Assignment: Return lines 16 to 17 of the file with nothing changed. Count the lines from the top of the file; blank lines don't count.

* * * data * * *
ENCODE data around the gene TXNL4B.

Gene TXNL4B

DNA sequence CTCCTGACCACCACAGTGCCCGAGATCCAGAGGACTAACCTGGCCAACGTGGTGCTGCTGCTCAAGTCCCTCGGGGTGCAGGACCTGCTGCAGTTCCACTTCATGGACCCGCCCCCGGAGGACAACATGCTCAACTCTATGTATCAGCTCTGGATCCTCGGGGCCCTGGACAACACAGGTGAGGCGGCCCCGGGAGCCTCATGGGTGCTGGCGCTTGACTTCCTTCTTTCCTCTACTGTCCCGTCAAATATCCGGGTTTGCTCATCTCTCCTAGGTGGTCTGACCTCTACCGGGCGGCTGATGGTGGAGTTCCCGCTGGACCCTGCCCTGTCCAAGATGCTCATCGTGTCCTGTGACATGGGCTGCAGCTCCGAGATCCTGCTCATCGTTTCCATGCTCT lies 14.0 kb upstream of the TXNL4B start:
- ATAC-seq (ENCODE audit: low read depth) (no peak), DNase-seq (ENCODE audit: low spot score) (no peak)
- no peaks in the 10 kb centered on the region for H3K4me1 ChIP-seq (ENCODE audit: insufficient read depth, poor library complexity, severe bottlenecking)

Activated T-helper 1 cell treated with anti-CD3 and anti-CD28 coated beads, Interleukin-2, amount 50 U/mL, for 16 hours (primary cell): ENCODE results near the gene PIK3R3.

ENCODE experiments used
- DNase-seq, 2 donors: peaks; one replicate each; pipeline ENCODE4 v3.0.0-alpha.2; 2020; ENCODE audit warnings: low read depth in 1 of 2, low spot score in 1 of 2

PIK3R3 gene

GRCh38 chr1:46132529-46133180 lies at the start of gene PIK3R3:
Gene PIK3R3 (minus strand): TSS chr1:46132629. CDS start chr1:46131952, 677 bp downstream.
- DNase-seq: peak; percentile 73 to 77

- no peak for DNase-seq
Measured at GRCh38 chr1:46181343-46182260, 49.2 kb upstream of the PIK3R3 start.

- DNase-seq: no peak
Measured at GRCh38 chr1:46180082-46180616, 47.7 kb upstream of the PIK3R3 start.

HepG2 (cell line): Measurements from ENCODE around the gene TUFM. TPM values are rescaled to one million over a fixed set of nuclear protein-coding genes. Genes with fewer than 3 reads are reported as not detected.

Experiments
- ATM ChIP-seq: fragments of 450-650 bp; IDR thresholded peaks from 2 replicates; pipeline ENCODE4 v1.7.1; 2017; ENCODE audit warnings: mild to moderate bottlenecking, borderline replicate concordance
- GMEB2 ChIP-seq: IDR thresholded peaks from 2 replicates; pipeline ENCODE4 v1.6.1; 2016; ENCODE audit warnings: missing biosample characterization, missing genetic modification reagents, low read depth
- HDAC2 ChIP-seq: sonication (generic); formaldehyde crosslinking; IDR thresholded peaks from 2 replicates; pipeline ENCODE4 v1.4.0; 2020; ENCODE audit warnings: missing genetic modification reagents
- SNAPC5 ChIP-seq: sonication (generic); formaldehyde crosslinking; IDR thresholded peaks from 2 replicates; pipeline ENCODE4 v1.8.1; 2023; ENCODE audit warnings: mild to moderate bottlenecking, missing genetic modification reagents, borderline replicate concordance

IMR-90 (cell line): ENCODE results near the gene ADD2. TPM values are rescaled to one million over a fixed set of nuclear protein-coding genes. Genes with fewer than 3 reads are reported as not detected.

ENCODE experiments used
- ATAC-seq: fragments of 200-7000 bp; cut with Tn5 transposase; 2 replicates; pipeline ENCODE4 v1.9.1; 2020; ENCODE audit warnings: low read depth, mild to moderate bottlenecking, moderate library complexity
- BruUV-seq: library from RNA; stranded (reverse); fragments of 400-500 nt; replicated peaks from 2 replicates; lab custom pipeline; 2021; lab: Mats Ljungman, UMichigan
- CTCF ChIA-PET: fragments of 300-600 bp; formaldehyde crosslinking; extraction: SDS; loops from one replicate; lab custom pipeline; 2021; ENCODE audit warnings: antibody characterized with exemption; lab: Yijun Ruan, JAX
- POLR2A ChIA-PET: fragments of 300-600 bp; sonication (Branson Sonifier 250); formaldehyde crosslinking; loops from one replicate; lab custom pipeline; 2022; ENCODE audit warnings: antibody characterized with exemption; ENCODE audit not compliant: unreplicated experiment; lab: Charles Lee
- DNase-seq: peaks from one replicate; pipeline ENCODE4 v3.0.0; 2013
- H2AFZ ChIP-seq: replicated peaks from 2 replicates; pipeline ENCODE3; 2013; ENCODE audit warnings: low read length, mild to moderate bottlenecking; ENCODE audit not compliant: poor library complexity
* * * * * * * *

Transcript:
Measured at GRCh38 chr1:46180082-46180616, 47.7 kb upstream of the PIK3R3 start.

HepG2 (cell line): Measurements from ENCODE around the gene TUFM. TPM values are rescaled to one million over a fixed set of nuclear protein-coding genes. Genes with fewer than 3 reads are reported as not detected.